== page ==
Higgs Boson Found?

To my dismay, Google shows me that all my adolescent Higgs Boson jokes have been done a thousand times over.  I also see that a search for the elementary mass-giving particle and yours truly brings much more limited results, which is kinda surprising given how fundamental we both are to the explanation of life, the universe, and everything.  National Geographic explains the importance of the Higgs Boson:

The so-called God particle was proposed in the 1960s by physicist Peter Higgs to explain why some particles, such as quarks—building blocks of protons, among other things—and electrons have mass while others, such as the light-carrying photon particle, do not.

Higgs’s idea was that the universe is bathed in an invisible field similar to a magnetic field. Every particle feels this field—now known as the Higgs field—but to varying degrees.

If a particle can move through this field with little or no interaction, there will be no drag, and that particle will have little or no mass. Alternatively, if a particle interacts significantly with the Higgs field, it will have a higher mass.

The idea of the Higgs field requires the acceptance of a related particle: the Higgs boson.

No explanation is needed for my foundational significance.  Hence no one ever writing about it.  Sometimes it helps to state self-evident truths, however, so you’re welcome.  The nice thing about me is that you actually have me, not some being consistent with me that you need ginormous expensive equipment to be almost but never quite certain exists.  I’m much cheaper to demonstrate, and I’m cuter too.  Here’s hoping my verifiable existence brings you extra feelings of marvel and wonder on this Fourth of July.

I’ll be hanging with family, drinking beer, playing some Final Fantasy VI, and admonishing my five-year-old son for his complete lack of appreciation for the famous opera house scene.  He complained it was boring and had too few battles, was totally oblivious to the grand music and slapstick pantomime, and pestered me with the same question over and over again: “When is that purple thing going to drop the anvil on Celes?”  Sheesh.  You’d think he had no grasp of what the 16-bit former imperial general was going through on the stage.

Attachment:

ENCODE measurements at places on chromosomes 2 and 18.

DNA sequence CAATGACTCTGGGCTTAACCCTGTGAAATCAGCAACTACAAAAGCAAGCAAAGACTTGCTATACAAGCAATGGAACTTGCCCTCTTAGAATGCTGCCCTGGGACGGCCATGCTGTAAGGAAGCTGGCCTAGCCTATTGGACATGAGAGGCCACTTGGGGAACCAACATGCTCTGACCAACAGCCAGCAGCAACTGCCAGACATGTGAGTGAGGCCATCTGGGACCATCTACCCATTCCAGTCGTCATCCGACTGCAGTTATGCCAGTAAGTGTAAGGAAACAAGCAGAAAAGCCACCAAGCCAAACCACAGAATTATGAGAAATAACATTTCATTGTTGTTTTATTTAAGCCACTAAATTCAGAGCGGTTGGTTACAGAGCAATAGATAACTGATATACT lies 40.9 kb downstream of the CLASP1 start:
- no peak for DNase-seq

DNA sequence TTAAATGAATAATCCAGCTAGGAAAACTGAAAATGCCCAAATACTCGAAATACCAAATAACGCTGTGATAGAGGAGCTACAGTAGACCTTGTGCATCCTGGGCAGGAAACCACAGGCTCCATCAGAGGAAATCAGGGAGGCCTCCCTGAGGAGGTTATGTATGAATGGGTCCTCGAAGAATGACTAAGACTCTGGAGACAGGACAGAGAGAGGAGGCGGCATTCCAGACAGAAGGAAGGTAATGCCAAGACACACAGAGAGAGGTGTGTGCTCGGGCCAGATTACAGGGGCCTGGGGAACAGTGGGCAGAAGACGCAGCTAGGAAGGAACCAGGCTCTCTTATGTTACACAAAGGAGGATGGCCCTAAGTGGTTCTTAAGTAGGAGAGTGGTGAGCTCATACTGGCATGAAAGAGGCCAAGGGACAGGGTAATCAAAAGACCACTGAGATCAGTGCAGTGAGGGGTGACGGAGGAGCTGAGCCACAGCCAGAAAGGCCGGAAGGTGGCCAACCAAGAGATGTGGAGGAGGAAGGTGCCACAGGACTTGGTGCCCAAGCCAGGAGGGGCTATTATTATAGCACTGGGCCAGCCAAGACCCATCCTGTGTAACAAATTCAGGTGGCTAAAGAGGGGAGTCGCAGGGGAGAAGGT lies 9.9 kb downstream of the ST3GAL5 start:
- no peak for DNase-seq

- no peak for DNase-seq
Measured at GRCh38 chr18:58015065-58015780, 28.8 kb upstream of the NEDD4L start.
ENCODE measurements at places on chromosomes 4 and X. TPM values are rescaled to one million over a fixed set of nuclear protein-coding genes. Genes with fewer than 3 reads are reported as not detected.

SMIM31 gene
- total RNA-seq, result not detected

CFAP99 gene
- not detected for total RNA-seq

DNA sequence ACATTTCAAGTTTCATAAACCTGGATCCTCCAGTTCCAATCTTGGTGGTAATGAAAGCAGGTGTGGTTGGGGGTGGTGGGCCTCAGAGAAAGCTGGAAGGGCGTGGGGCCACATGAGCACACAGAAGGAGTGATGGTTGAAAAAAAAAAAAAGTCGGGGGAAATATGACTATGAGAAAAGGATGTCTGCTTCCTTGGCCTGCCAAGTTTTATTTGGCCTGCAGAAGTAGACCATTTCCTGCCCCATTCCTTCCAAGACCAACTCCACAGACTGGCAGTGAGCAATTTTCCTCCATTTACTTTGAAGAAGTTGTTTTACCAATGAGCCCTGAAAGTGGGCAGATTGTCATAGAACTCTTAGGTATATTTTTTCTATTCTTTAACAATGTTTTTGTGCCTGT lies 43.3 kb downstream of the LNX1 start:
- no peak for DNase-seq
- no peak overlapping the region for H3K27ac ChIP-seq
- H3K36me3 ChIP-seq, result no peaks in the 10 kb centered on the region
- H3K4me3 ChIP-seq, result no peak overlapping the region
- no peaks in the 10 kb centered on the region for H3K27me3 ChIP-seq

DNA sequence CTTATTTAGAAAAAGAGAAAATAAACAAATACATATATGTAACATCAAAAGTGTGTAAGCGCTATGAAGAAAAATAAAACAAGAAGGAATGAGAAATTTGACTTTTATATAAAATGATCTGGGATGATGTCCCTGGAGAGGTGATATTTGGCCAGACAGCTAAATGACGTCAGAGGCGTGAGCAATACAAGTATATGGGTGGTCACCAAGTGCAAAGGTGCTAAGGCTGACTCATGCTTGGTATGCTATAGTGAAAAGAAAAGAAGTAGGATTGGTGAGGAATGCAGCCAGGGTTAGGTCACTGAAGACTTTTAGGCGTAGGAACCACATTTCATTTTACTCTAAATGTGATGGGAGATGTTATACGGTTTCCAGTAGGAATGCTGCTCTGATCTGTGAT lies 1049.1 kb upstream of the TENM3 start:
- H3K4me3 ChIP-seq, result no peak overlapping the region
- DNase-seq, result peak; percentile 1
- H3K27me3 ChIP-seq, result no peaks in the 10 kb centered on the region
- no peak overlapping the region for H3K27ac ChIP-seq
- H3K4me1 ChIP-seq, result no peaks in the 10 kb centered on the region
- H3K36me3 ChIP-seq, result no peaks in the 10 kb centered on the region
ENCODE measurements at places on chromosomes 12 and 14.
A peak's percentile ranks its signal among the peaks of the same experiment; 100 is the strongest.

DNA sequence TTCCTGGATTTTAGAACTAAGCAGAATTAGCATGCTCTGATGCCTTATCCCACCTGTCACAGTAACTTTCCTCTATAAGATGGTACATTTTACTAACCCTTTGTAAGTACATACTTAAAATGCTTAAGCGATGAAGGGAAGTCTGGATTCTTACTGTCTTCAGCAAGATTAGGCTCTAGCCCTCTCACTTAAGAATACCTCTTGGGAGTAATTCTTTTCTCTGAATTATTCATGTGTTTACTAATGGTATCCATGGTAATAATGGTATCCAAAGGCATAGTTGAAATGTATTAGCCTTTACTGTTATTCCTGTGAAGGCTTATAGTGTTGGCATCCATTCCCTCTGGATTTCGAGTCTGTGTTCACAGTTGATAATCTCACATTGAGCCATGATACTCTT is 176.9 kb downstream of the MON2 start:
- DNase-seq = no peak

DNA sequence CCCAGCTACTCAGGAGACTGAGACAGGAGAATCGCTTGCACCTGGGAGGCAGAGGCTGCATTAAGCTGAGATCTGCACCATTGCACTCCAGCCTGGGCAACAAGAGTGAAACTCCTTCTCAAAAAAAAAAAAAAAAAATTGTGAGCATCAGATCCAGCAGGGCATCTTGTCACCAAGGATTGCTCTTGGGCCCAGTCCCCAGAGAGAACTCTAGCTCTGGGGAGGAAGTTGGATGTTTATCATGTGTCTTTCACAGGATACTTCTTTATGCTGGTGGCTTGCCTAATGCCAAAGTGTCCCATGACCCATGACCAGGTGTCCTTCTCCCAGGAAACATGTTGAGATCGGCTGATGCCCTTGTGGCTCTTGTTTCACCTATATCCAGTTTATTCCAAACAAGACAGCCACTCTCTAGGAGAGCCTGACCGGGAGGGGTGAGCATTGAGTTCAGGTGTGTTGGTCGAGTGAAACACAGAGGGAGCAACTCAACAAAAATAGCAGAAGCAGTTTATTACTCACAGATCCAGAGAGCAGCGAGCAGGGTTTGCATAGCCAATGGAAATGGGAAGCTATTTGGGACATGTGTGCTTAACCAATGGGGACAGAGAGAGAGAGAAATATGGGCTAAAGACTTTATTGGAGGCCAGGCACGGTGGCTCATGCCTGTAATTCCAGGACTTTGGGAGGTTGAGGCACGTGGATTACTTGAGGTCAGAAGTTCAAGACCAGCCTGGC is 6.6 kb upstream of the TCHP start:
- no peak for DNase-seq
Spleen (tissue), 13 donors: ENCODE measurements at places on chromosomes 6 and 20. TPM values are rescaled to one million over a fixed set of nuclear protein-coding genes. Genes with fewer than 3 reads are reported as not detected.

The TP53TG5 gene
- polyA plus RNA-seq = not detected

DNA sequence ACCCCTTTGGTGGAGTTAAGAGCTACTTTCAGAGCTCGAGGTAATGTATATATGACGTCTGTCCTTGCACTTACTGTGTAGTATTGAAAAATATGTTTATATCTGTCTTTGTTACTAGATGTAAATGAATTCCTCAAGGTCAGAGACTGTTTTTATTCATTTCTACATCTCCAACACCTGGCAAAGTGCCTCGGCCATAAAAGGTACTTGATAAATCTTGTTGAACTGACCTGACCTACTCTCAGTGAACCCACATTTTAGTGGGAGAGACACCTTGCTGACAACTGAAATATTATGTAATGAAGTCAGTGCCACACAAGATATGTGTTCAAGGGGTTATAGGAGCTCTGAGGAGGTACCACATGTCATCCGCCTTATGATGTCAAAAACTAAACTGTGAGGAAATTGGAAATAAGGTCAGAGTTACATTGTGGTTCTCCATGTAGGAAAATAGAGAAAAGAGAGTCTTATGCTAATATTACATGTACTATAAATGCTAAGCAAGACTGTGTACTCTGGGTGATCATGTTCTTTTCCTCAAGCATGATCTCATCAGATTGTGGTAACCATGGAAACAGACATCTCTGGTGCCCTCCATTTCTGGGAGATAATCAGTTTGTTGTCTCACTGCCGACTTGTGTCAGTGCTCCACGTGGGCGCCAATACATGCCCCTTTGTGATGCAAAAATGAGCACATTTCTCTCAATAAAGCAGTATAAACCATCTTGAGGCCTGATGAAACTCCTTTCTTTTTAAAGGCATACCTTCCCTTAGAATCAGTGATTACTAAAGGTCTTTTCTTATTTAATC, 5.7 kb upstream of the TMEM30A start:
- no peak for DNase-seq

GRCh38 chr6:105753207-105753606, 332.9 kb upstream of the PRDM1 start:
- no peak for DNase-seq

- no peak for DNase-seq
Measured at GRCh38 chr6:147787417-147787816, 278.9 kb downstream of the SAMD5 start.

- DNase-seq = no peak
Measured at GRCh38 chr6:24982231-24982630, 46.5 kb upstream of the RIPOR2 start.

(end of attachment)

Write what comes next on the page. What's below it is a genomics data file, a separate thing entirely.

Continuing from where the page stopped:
So what are you doing today?

Consider this an open thread–my first!–but I do pray you take the time to revel in my massively generous space awesomeness. 

Kyle Cupp

Kyle Cupp is a freelance writer who blogs about culture, philosophy, politics, postmodernism, and religion. He is a contributor to the group Catholic blog Vox Nova. Kyle lives with his wife, son, and daughter in North Texas. Follow him on Facebook and Twitter.

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3 Responses

  1. Mike Schilling says:

    Did you know that the Higgs boson enables transubstantiation? Without it, matter has no mass, and Mass doesn’t matter.

    • BlaiseP says:

      Well, all particles lack mass at a high enough energy levels. The weak force is also a sort of transubstantiation: radioactive beta decay is transformative, right down to the quark level. As we’ve all been told, matter can be transformed into energy in a nuclear reactor or a nuclear weapon — but how the hell does it work? Matter has mass.

      Now here’s where it gets weird. All the other forces obey laws of parity but not the weak force. To fit the weak force into the Standard Model, we needed a Massifier particle to support a mass field.

  2. wardsmith says:

    “Well, all particles lack mass at a high enough energy levels”
    hmm, looked at another way:
    An object of even insignificant mass when accelerated to relativistic speeds would experience nearly infinite mass (and the acceleration would require nearly infinite energy).